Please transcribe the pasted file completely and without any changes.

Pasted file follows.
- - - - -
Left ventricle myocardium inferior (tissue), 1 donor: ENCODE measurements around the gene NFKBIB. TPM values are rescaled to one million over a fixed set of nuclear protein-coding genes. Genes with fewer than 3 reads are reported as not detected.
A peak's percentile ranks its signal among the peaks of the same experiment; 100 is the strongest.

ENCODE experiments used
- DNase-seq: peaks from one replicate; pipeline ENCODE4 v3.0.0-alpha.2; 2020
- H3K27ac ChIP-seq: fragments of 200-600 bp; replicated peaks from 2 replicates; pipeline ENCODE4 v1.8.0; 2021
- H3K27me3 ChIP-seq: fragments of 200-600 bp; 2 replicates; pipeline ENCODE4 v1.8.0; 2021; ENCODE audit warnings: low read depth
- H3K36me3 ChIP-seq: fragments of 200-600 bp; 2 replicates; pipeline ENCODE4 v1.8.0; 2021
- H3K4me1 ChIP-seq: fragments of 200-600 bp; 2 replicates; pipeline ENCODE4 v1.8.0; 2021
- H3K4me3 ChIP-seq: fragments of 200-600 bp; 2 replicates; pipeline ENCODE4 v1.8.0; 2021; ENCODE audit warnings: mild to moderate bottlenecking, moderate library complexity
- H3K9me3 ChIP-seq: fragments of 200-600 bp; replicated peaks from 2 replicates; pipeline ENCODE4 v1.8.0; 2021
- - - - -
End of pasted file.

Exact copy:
Left ventricle myocardium inferior (tissue), 1 donor: ENCODE measurements around the gene NFKBIB. TPM values are rescaled to one million over a fixed set of nuclear protein-coding genes. Genes with fewer than 3 reads are reported as not detected.
A peak's percentile ranks its signal among the peaks of the same experiment; 100 is the strongest.

ENCODE experiments used
- DNase-seq: peaks from one replicate; pipeline ENCODE4 v3.0.0-alpha.2; 2020
- H3K27ac ChIP-seq: fragments of 200-600 bp; replicated peaks from 2 replicates; pipeline ENCODE4 v1.8.0; 2021
- H3K27me3 ChIP-seq: fragments of 200-600 bp; 2 replicates; pipeline ENCODE4 v1.8.0; 2021; ENCODE audit warnings: low read depth
- H3K36me3 ChIP-seq: fragments of 200-600 bp; 2 replicates; pipeline ENCODE4 v1.8.0; 2021
- H3K4me1 ChIP-seq: fragments of 200-600 bp; 2 replicates; pipeline ENCODE4 v1.8.0; 2021
- H3K4me3 ChIP-seq: fragments of 200-600 bp; 2 replicates; pipeline ENCODE4 v1.8.0; 2021; ENCODE audit warnings: mild to moderate bottlenecking, moderate library complexity
- H3K9me3 ChIP-seq: fragments of 200-600 bp; replicated peaks from 2 replicates; pipeline ENCODE4 v1.8.0; 2021